An article July 21 quoted a person with commercial interest in the king crab fishery as saying that some personal fishers want commercial crab fishing stopped in Unit 11A because they are greedy. I dont think thats true, but I do believe commercial fishing for king crab should be closed in Unit 11A, the area on the back side of Douglas Island, north to Point Retreat, to the north end of Lincoln Island, and across the mainland.
The king crab fishery crashed in Southeast Alaska in the 1970s due to overharvest by commercial gear. It built back slowly, was opened again and some areas have crashed again. There may be no commercial opening this year for red king crab in Southeast because of low stocks.
I believe the reason for this is primarily overfishing by the commercial fleet. The reason for the overfishing can be partially attributed to the fact that the state Department of Fish and Game has not implemented management tools that would enable them to properly monitor and control harvest, such as a 500-crab delivery limit.
As happened in the Juneau area this last winter, boats from all over will flock to the areas with good stocks. In the Juneau area, Fish and Game expected four boats to fish and 10 more showed up from other areas. They took 213 percent of their quota, which totaled more crabs than both commercial and personal use were supposed to take from the area. Fish and Game cant count the crab until they are delivered; with the holding capacity of the boats, a small area can be severely overfished before the crab are delivered.
I dont buy the argument that the people in Juneau without boats would get no crab if they shut 11A down to commercial king crab fishing. The few days that the area is open for red king crab commercial fishing, commercial boats are not sitting at the dock selling crab. When the season is closed there may be a boat or two selling crabs, then its over. Most of the crab leaves the area with the boats that caught them, or are sold and flown out of town. The king crab that we see coming to the Juneau docks are mostly brown king crab and are taken in deeper waters than we have in 11A. The season for them is open much longer than the red king crab fishery. If commercial fishing boundaries are pushed out 10 miles, it wont stop the selling of king crab in town.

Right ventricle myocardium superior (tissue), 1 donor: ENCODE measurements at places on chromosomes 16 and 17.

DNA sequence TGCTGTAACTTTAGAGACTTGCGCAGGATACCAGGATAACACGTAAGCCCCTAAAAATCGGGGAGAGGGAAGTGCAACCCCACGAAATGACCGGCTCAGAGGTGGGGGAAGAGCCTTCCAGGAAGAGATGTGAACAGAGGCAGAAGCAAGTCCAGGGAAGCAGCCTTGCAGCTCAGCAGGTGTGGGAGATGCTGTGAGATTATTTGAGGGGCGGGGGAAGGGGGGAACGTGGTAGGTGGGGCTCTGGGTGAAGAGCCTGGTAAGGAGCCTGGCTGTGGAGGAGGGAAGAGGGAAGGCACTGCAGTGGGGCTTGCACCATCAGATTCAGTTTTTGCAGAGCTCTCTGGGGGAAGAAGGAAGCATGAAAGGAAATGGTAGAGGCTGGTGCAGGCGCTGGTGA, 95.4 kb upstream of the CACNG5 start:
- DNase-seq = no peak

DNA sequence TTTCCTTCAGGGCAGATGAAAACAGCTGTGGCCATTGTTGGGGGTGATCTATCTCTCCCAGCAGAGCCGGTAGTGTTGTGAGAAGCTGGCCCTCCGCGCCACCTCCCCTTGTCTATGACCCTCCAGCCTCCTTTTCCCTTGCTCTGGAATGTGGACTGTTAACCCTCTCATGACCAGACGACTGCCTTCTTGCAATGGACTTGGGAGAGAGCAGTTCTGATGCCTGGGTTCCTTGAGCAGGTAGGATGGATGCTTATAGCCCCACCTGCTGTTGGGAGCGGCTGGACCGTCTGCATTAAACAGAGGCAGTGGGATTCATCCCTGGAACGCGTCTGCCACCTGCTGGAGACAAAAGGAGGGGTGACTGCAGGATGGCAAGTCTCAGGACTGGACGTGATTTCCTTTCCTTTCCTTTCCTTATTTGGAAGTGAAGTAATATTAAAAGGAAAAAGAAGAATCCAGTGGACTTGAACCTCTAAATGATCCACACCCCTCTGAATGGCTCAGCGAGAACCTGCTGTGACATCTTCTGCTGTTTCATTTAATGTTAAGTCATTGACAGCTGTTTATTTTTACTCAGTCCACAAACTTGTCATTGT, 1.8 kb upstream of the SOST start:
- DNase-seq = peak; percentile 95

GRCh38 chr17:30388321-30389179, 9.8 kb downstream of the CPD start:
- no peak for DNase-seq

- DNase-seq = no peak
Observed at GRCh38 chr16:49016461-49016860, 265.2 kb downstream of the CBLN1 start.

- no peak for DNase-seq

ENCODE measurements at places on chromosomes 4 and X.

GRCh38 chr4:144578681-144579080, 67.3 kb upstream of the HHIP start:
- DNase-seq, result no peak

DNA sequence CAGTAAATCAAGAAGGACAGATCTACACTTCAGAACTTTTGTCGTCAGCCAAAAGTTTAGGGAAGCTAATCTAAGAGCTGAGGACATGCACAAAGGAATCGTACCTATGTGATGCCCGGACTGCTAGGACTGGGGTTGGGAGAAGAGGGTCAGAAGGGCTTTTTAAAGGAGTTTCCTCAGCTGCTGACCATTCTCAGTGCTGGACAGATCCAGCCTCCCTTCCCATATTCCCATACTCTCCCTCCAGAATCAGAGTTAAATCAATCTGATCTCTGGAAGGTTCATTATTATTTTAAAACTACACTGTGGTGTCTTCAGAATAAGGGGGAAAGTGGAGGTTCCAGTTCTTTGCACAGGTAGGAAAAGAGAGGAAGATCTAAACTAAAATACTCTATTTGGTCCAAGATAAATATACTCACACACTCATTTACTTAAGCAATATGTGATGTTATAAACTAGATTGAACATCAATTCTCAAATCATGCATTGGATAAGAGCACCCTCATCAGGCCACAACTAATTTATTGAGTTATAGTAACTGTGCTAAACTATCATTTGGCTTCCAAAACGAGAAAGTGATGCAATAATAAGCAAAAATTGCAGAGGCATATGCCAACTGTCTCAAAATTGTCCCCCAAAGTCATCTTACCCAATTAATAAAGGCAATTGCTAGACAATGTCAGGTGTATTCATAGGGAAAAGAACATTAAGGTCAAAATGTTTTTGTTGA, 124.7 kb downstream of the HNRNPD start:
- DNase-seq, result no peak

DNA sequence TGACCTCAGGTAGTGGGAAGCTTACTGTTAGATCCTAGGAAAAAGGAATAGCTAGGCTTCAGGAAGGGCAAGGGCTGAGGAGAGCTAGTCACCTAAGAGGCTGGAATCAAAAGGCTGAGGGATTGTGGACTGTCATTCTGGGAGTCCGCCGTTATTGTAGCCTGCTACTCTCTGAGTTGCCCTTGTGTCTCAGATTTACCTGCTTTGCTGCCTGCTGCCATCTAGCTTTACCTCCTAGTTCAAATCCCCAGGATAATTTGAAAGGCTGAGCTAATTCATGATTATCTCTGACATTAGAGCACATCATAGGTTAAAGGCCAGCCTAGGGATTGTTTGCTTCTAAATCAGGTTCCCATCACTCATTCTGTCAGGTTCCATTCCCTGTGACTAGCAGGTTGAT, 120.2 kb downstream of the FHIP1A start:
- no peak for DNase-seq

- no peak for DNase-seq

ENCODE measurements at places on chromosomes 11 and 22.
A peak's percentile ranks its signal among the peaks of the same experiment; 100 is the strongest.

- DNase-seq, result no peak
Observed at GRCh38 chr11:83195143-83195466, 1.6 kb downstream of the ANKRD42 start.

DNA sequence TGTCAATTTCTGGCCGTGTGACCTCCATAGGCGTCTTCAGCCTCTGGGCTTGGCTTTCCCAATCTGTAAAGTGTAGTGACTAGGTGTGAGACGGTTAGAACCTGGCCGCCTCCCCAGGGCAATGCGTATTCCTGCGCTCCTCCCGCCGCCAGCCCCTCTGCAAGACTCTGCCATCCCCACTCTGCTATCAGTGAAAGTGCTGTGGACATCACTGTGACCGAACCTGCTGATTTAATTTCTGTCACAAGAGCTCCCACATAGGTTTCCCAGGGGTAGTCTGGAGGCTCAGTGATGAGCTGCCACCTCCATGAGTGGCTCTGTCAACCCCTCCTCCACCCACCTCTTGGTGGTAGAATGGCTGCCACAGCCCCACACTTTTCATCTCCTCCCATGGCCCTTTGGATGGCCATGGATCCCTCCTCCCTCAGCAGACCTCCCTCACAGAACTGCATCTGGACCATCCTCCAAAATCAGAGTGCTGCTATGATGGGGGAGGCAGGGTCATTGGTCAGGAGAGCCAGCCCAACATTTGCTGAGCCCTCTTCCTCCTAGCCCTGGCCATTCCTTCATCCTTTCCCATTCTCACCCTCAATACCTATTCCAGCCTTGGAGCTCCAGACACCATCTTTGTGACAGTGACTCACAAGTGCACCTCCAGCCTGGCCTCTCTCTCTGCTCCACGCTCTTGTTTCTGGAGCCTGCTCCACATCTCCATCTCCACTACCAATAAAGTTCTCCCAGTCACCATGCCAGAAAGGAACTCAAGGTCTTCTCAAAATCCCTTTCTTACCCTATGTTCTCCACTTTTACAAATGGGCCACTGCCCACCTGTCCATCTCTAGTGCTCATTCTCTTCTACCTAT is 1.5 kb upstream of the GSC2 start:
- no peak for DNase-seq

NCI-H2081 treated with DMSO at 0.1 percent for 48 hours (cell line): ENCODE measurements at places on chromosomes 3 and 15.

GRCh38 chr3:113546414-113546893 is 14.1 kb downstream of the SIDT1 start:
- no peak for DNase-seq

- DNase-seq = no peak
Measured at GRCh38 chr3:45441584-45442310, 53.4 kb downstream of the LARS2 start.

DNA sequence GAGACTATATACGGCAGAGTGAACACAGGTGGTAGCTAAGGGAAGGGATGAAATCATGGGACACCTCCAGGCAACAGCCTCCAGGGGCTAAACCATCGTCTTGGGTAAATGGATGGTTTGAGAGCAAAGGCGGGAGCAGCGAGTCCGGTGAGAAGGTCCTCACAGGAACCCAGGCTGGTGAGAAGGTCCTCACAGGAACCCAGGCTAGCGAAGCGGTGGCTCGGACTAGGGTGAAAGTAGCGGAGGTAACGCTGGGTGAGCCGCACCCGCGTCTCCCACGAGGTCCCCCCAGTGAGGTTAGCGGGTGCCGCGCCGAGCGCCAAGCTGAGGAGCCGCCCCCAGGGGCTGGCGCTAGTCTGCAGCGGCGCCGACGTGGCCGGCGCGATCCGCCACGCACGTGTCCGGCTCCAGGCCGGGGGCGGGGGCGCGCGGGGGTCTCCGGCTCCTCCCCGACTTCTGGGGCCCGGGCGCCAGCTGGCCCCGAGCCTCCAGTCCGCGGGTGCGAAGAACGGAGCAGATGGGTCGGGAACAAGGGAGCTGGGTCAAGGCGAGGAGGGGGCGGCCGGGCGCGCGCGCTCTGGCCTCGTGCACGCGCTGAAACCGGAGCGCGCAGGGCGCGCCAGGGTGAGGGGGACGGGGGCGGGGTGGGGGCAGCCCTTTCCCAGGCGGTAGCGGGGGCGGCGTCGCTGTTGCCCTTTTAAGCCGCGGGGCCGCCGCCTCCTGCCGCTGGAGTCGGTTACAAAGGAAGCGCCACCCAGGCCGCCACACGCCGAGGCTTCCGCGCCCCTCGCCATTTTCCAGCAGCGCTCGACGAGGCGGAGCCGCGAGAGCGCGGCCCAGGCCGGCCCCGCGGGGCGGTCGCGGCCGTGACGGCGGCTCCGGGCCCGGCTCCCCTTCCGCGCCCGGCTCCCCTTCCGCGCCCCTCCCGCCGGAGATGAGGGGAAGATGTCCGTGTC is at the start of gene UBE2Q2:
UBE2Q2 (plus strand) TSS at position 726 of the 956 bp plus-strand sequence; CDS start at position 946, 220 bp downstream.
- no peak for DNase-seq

By closing 11A to the commercial fishery, the season will stay open longer for personal use. Juneau will get more crab; more crab will go to the people who cant afford to buy them and those over 65 that have other people fish for them by proxy. Another benefit I see is that the king crab stocks in this area will not be subject to the overharvest that commercial king crab fishing is so capable of.
The closing of Unit 11A to commercial fishing of king crab could have some benefit to the commercial fishery. When crashes occur in the areas outside 11A due to bad management or overfishing, 11A could serve as a preserve to help restock the surrounding areas.
The public has been very outspoken on this issue and have let their representatives know how they feel close 11A to commercial king crab fishing. But the public is not well-represented by the boards that make the rules. Commercial fisheries interests fill the majority of the seats on the boards and, to some extent, they represent their own interest.
The only way the public will be represented on the boards is if we can get the politicians making appointments to appoint a majority of seats to interests other than those representing commercial fishing. Commercial fishing interests cannot have the majority of votes if the public resource is to belong to the public. Even though commercial fishermen want to keep their resources healthy so their 95 percent will be worth something, their second interest is not necessarily the public. I wouldnt call it greed, but it is protecting your own.
It is time we make another effort at getting 11A closed to commercial fishing for king crab. Lets get another petition started, talk to the politicians again and do what we can to keep the king crab in our front yard reserved for personal use.
Alan Kegler has been a sport crab fisherman in Juneau for 25 years.
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